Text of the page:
One week after minister admitted mistakes, ill asylum seeker returns to Denmark

The Local Denmark
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One week after minister admitted mistakes, ill asylum seeker returns to Denmark
An unrelated photo showing a balloon seller in Afghan capital Kabul. Photo: AP Photo/Rahmat Gul/Scanpix Denmark

A refugee from Afghanistan who is suffering from heart disease has returned to Denmark, where he was previously refused asylum, a week after immigration minister Inger Støjberg admitted incorrect practise by her ministry.


During a parliamentary consultation last week, Støjberg said that her ministry had acted incorrectly in taking more than a year to adjust its processes to comply with a European Court of Human Rights (ECHR) ruling over the deportation of seriously ill asylum seekers.

Broadcaster DR reported on Thursday that Afghan national Naser Hosseini, who has a heart condition, has returned to Denmark despite having previously been refused humanitarian asylum.

Hosseini is unable to obtain the necessary medicine for his condition in Kabul, according to DR’s report.

The ECHR ruling, known as the Paposhvili ruling, is based on a Belgian case involving a man from Georgia. The EU court found that Belgium could not deport the man given his seriously, although not terminally ill condition.

According to the ruling, generally available treatment for the relevant condition in the country to which rejected asylum seekers are returned is not sufficient on its own for expulsion of seriously ill individuals.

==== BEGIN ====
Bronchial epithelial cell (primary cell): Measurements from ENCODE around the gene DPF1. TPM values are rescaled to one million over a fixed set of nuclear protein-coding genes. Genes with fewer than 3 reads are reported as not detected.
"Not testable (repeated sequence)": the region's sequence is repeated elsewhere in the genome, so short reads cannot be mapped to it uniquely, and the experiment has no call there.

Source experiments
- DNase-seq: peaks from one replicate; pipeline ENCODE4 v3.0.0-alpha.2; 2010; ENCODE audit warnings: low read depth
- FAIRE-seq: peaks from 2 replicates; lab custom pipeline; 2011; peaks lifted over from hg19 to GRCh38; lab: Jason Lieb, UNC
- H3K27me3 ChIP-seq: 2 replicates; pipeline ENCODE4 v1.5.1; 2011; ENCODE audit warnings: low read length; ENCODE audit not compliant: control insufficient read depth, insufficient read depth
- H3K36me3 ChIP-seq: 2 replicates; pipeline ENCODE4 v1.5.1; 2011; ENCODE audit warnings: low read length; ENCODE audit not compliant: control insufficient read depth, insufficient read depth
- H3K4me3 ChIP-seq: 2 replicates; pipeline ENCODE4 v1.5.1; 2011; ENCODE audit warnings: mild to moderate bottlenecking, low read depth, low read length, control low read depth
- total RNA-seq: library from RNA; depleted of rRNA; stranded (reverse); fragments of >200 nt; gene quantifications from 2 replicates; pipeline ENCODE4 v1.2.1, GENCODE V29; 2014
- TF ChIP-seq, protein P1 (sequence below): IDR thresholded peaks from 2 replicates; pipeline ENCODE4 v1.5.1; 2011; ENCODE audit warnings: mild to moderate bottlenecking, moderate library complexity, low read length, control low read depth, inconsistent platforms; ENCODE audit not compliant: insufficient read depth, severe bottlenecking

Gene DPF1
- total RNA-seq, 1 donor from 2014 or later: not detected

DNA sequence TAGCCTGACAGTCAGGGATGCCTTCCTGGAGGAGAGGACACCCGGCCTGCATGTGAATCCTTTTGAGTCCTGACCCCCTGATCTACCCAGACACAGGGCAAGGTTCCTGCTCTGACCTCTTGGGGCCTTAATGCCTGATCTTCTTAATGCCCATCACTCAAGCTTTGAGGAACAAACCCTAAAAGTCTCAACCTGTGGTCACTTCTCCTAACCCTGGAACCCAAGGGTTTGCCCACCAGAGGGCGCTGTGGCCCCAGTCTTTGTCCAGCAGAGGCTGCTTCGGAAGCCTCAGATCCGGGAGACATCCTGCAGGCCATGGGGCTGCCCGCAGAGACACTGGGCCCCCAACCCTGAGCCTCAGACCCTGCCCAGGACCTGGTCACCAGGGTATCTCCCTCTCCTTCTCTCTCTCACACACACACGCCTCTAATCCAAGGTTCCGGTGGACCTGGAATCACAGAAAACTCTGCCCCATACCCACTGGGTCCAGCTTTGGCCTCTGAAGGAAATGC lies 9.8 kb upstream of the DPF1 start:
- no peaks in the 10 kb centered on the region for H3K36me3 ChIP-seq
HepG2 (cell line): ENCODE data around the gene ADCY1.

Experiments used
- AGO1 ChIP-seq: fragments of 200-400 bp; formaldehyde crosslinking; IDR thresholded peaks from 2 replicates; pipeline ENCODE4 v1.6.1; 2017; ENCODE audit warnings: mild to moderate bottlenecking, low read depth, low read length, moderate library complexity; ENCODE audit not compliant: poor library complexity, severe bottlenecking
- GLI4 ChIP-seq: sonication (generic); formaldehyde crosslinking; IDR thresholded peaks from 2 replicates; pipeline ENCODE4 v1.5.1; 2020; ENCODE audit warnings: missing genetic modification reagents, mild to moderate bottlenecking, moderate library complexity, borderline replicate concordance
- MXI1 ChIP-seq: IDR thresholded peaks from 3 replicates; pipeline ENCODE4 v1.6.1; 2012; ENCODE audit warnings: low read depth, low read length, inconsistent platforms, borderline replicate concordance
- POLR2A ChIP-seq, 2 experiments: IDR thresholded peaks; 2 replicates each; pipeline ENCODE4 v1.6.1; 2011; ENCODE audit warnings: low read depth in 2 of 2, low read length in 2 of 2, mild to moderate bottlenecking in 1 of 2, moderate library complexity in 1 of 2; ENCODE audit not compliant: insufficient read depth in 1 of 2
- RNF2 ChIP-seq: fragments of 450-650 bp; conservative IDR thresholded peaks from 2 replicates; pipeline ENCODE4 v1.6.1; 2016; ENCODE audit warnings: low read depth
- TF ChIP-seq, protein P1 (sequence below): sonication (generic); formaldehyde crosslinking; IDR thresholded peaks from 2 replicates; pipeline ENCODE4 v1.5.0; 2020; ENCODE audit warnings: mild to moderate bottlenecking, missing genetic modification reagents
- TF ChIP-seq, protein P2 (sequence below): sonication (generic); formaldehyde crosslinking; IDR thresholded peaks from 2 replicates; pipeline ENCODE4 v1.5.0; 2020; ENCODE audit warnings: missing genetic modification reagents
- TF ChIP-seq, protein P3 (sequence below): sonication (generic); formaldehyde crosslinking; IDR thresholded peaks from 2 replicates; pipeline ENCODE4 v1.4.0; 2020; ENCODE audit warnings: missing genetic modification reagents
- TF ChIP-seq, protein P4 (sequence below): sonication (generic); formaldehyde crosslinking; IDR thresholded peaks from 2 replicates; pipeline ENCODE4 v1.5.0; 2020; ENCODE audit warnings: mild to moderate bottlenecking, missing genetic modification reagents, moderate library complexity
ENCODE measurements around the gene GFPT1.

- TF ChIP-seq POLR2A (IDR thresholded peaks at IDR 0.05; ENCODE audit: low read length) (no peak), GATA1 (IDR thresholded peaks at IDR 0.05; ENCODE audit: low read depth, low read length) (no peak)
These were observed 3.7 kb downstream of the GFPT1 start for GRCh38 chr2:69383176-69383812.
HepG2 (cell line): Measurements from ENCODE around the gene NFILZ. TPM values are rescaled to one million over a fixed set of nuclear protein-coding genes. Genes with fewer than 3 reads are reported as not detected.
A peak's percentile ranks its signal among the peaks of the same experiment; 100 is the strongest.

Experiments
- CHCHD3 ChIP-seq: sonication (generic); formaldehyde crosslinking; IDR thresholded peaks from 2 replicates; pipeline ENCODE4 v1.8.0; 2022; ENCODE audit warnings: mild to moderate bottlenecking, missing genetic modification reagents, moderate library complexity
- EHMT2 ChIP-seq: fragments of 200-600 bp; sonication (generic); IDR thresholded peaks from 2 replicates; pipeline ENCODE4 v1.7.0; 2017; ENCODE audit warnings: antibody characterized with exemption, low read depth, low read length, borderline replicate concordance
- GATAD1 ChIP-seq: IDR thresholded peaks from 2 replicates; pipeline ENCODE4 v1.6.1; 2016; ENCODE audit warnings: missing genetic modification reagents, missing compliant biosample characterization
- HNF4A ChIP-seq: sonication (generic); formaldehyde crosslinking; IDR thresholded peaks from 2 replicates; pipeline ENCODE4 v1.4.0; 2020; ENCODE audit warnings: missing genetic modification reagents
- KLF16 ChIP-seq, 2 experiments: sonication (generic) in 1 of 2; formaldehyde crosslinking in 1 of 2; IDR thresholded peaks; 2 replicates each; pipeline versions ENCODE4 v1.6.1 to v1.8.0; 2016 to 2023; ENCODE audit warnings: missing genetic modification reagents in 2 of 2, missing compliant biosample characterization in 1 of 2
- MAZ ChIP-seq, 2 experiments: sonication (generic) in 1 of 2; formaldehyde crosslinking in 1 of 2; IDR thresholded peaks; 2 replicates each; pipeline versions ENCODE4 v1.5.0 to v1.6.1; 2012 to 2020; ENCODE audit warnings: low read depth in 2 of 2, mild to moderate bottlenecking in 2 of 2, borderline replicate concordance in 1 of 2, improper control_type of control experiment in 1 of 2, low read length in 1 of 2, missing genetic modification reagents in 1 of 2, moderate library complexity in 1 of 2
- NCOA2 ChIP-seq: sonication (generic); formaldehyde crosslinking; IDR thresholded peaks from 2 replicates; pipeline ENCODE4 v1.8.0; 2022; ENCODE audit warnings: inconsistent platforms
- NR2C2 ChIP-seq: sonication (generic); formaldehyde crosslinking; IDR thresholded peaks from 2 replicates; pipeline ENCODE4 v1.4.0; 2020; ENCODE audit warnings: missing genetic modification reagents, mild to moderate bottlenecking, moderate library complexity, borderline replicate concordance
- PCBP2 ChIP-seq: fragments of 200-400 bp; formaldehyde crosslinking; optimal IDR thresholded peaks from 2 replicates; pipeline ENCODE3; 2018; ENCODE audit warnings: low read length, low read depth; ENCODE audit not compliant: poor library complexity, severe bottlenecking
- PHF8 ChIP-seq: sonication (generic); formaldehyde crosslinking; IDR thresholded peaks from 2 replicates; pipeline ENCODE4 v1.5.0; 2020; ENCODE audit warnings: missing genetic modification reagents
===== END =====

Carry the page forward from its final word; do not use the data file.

The Ministry of Immigration and Integration, which determines cases related to the granting of humanitarian residence, did not become aware of the December 2016 ECHR ruling until March 2017, when it was notified by the Ministry of Justice, reports Ritzau.

Denmark’s Scandinavian neighbours Norway and Sweden had both already implemented the ruling into their practices by that time, according to previous reports. It was not until January this year that the Danish immigration ministry announced a four-week freeze on forced expulsions of rejected asylum seekers who are seriously ill while it further assesses the issue.

“In this instance, there was a regrettable course of events, which I as minister am obviously not satisfied with,” Støjberg said at last week’s hearing, adding that a heavy workload in her ministry was one of the reasons for the breakdown in correct practice.

The ECHR ruling has been reported to have been overlooked in 11 Danish cases, in which seven have already resulted in persons leaving Denmark or being deported.

Støjberg would not confirm whether Hosseini was one of those seven deportations, citing confidentiality in individual cases.

At last week’s parliamentary hearing, the minister confirmed that her department would seek to find out where the relevant persons are with a view to reviewing their cases.

READ ALSO: Immigration minister panned by opposition over ill refugee deportation scandal



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